Two tough years ahead for pubs after Brexit

By Nicholas Robinson

- Last updated on GMT

Toughen up: trade said to slump for two years after Brexit
Toughen up: trade said to slump for two years after Brexit

Related tags European union

Pubs could be in for two tough years of trade after Article 50 is triggered and the UK leaves the European Union, trade bosses have warned.

Hospitality is already facing a change since the vote to leave the EU was announced in June, including more difficulty recruiting staff, according to British Hospitality Association (BHA) former head Bob Cotton who spoke at accountancy firm Wellers’ round table in London yesterday.

“There’s change going on, but what we’ve got to get back to is how that’s going to impact on business,” he added.

According to the Office for National Statistics, the increase in consumers’ disposable income over the years, which has in turn led to more consumers eating out, was set to drop, Cotton explained.

“With that, what we have got to do is focus on business, customers and location pressures.”

Combination of pressures

That, combined with other pressures such as business rates, the national living wage and now issues with Brexit would further compound the on-trade.

On business rates, Cotton suggested abandoning a one-size-fits-all mentality and implementing a method based on location instead.

Association of Licensed Multiple Retailers chief executive Kate Nicholls, who also spoke at the round table, highlighted a misconception among some of the country’s leaders that the on-trade had it good.

"We know there will be a two-year lag in growth in hospitality," Nicholls said.

“What we get [in feedback] when we talk about challenges is that businesses have had it easy and have managed to get through with low wage costs,” she said.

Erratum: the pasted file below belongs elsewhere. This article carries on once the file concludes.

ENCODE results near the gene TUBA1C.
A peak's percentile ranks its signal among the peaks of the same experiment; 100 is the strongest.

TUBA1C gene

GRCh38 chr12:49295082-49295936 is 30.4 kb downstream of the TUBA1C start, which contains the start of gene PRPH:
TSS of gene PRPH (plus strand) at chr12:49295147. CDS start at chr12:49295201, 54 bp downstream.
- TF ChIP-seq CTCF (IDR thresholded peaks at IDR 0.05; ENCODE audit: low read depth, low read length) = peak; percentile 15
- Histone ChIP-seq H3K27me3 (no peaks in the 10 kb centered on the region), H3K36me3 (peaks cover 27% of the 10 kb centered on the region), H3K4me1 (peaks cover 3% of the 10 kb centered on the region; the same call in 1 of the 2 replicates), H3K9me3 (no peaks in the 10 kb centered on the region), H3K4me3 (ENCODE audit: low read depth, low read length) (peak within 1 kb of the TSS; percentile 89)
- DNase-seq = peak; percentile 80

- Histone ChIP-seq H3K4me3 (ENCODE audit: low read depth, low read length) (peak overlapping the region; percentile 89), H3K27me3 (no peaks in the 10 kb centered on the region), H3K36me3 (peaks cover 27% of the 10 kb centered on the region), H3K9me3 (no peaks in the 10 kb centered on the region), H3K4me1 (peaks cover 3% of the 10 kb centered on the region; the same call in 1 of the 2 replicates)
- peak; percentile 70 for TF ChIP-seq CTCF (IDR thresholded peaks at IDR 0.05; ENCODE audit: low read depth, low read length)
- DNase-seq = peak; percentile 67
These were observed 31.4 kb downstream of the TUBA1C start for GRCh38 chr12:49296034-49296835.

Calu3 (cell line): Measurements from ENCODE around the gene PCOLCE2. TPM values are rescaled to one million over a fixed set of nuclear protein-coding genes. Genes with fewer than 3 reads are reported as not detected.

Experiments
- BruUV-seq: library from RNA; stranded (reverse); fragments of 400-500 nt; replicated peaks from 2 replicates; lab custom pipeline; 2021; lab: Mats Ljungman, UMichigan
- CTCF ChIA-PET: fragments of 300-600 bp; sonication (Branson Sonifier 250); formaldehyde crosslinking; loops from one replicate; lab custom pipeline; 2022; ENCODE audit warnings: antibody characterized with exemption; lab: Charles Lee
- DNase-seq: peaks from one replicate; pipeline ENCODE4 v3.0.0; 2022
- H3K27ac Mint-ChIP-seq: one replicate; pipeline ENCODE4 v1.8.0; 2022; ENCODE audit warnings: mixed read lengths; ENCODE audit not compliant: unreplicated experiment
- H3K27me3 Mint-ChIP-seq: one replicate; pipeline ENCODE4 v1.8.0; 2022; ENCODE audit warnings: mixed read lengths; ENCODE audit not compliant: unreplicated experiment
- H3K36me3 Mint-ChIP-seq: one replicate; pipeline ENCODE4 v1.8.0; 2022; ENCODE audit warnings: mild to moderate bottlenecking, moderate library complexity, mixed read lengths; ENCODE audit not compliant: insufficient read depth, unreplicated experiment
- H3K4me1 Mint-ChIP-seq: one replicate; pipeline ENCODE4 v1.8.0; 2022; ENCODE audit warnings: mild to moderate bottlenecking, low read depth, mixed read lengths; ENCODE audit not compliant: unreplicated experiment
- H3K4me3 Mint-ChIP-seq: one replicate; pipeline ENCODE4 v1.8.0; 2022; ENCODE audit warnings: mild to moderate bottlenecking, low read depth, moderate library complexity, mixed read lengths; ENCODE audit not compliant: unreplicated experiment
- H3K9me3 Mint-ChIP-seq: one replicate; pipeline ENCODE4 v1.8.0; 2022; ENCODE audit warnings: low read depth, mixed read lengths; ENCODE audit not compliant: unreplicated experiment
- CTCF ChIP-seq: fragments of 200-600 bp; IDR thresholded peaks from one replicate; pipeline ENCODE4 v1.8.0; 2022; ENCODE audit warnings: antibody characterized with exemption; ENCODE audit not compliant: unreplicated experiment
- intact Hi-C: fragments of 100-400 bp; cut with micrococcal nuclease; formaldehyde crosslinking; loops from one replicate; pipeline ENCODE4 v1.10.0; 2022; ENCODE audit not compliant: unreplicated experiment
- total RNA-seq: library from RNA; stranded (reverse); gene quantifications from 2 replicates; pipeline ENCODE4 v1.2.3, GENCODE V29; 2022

“People say we’ve grown fat, but our margins are stripped to the bone.”

It was perceived the on-trade and the hospitality sector was able to deal with crises by "flexing" and being leaner with rotas, but that wasn’t the case, the trade boss added.

So far, hospitality had performed well and had contributed significantly more to the economy than most other sectors.

Continued growth forecast

“We are forecast to continue growing by 4% in the next five years and provide 22,000 more jobs – that is what is forecast,” said Nicholls.

However, margins were stretched as a result of increasing bureaucratic pressures and the hospitality trade had been vocal about it.

Nicholls continued: “We did a survey recently with the BHA and KPMG looking at margins to plot what costs had an impact on them. The average margin [among respondents] is 10% and that goes down to a low of 6%.

“The challenge we have got [to get people to understand] is that’s not profit and we’re not [a sector of] fat cats.

“If they [Government] squeeze us more then there will be falls.”

Related topics Legislation

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